Open Up Access to your S3 Network from Secondary Storage¶
If your S3 server is on a different network to your Secondary Storage VM, you will need to open up access to the S3 network. This also allows users to download templates from their S3 object store areas.
Editing the Global Settings requires you to restart the management server(s).
Add an NFS Secondary Storage Staging Server¶
As mentioned previously, S3 Secondary Storage currently requires the use of an NFS Secondary Staging Server. Add NFS Secondary Storage Staging Server:
- Login to CloudStack Management Server as the admin user.
- Navigate to Infrastructure → Secondary Storage.
- Click Select View and select Secondary Staging Store.
- Click Add Secondary Staging Store.
- Configure the zone, server and path for your desired secondary staging store. For example nfs.mycloud.com and /export/staging.
Attach Cloudian as Secondary Storage¶
CloudStack supports using either S3 or NFS as Secondary Storage but not both. The below instructions assume you are not using Secondary Storage on NFS and that you can delete it to add the S3 storage.
Already using NFS for Secondary Storage with CloudStack? You need to migrate your Secondary Storage. Refer to CloudStack’s instructions for migrating existing NFS Secondary Storage to an S3 object storage. CloudStack 4.5 onwards supports migrating data via special commands which are described in the Getting Started Guide in a section titled Upgrading from NFS to Object Storage.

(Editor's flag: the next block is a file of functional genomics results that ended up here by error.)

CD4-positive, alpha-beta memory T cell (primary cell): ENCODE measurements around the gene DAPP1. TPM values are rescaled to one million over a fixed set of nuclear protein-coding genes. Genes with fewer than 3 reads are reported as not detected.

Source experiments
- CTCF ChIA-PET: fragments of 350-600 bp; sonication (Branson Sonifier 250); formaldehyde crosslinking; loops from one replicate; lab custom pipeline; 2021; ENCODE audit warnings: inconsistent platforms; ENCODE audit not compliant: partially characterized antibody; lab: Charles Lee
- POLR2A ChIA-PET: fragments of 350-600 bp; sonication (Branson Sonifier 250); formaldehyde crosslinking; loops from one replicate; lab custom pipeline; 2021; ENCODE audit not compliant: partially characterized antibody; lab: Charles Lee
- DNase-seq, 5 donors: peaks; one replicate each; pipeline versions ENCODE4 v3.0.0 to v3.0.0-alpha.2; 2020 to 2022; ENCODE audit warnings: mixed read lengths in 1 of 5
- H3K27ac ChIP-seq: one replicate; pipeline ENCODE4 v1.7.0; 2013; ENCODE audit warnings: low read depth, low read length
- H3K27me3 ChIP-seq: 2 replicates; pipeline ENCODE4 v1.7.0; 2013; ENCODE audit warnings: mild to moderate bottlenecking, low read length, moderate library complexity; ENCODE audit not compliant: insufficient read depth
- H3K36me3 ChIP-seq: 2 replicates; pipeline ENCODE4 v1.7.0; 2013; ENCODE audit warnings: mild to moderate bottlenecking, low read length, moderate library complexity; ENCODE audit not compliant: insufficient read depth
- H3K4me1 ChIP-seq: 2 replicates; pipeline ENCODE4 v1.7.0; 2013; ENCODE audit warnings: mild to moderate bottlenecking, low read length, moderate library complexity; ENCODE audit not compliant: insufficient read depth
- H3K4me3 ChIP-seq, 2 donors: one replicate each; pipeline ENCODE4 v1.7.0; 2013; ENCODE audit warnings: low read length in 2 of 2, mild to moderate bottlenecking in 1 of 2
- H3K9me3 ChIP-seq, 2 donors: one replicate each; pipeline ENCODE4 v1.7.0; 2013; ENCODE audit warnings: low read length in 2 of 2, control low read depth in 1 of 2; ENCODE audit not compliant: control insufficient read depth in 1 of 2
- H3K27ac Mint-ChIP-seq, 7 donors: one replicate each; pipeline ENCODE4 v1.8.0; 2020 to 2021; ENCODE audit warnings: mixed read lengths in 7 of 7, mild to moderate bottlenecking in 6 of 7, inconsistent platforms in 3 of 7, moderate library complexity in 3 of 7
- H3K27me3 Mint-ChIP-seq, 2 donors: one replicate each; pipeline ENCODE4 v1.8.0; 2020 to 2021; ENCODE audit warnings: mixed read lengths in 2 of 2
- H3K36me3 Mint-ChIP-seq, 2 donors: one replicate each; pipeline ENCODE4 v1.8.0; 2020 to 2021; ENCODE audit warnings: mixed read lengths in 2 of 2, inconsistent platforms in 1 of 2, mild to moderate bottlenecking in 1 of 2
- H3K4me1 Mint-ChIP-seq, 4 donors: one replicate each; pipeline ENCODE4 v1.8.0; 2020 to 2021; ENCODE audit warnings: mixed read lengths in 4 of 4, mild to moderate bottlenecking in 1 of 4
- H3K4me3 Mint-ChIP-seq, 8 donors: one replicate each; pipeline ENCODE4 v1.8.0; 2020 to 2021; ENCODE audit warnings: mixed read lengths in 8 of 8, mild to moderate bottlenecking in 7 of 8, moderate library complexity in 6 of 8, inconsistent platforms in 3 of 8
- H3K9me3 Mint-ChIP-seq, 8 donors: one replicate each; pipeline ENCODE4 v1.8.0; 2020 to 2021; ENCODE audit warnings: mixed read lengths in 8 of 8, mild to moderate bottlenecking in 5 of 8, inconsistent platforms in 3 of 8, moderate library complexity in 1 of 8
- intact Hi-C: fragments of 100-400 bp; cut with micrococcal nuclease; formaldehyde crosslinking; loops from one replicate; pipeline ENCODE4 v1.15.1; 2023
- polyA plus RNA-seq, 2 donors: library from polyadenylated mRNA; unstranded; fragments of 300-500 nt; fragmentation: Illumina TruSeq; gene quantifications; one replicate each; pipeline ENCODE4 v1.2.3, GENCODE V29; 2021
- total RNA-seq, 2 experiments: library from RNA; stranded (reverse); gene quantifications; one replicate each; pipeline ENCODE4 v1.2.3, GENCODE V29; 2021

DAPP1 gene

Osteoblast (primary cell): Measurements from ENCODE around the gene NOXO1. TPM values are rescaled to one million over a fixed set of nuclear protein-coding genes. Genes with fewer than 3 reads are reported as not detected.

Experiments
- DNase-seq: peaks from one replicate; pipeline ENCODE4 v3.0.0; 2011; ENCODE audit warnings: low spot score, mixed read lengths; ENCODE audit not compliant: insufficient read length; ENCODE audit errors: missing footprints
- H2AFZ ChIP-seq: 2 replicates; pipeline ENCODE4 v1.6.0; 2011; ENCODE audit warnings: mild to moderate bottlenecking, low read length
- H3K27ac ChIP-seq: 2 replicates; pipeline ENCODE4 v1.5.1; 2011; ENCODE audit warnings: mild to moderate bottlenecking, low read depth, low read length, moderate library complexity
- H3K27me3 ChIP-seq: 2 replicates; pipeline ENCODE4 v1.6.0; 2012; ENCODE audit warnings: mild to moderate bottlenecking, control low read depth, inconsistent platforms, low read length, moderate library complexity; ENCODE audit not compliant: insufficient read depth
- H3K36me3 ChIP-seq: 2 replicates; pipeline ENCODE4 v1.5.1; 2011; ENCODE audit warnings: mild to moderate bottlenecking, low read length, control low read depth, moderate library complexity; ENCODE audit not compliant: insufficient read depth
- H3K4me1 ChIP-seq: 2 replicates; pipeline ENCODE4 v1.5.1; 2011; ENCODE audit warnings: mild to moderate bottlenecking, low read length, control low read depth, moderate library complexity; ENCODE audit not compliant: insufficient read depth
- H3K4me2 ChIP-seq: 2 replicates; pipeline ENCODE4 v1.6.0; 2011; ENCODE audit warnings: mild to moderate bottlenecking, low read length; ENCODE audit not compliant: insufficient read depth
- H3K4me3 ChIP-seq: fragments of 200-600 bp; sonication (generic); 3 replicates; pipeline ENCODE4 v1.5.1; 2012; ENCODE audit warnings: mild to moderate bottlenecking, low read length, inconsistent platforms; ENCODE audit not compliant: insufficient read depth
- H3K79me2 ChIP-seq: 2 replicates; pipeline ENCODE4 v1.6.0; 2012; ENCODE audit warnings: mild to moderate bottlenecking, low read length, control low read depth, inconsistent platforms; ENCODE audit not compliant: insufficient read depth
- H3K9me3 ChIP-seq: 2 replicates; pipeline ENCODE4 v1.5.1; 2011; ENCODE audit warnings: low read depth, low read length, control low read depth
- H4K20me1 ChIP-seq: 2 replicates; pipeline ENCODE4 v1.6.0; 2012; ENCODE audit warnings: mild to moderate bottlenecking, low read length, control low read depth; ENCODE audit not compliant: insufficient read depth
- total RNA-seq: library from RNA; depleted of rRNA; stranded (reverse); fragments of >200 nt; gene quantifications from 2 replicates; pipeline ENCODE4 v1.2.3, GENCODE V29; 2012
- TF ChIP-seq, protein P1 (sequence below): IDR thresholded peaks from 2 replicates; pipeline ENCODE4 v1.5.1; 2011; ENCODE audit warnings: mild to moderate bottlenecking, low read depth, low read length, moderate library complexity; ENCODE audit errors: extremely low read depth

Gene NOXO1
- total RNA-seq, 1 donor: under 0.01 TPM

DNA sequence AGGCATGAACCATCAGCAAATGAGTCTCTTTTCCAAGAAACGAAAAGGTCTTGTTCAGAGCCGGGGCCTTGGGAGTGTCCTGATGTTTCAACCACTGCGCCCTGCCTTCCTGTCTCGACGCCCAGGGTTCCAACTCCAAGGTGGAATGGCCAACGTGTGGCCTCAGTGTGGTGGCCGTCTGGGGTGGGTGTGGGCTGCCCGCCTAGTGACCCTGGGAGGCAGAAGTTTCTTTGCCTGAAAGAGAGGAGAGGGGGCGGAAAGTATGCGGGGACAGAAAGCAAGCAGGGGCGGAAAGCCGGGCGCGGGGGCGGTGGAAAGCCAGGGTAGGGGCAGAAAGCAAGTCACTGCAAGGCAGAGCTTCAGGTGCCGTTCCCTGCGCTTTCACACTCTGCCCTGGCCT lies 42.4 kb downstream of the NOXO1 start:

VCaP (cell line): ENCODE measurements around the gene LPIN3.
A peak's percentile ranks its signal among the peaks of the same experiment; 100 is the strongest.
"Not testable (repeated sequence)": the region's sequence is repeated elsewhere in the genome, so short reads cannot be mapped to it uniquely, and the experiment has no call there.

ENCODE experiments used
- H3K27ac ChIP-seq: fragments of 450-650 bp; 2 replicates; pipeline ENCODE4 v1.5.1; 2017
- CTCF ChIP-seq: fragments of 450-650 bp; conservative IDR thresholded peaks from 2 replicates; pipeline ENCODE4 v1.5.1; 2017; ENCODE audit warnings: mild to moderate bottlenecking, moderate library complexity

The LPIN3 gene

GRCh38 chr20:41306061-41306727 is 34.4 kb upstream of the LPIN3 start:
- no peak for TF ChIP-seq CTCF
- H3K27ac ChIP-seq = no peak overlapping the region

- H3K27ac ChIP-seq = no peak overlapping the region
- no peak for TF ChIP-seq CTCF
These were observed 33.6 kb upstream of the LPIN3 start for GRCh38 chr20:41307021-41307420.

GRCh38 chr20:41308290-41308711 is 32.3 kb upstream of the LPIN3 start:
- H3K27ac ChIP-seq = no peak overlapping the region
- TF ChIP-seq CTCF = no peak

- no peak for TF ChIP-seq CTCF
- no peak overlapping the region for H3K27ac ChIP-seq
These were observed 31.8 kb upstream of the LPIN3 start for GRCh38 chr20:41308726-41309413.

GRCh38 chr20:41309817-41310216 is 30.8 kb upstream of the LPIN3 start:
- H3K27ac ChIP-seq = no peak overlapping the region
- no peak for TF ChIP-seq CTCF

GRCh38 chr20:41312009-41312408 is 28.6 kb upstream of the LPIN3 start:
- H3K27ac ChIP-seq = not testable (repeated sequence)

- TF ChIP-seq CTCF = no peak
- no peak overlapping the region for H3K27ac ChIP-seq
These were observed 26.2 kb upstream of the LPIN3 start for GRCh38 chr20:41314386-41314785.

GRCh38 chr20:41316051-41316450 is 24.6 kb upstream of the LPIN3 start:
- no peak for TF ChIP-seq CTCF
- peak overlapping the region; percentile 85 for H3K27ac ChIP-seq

Adding S3 Secondary Storage:
- Login to CloudStack Management Server as the admin user.
- Navigate to Infrastructure → Secondary Storage.
- If it exists, select and delete any existing NFS Secondary Storage server setting. NOTE: Do not do this if you want to migrate existing NFS secondary storage to S3. Instead, see warning above.
- Click the Add Secondary Storage button. This will open up a pop-up form which you can fill out similarly to below.
CloudStack doesn’t currently allow you to re-edit the S3 configuration so take time to double check what you enter. If you make a mistake the only options currently are either a) delete and recreate the storage or b) directly edit the entry in the database.
When you have finished adding Cloudian as Secondary Storage in the previous steps, CloudStack will populate the new secondary storage with the system and default templates. This can take some time do download as the templates are quite big.
You can check if the system template and the default template have properly downloaded to the new secondary storage by navigating to Templates, selecting a template, clicking on the Zones tab and checking its Status is Ready 100% Downloaded.
Should you continue to have problems, sometimes it is necessary to restart the Secondary Storage VM. You can do this by navigating to Infrastructure, System VMs, selecting and rebooting the Secondary Storage VM.
CloudStack should now ready to use Cloudian HyperStore for S3 Secondary Storage.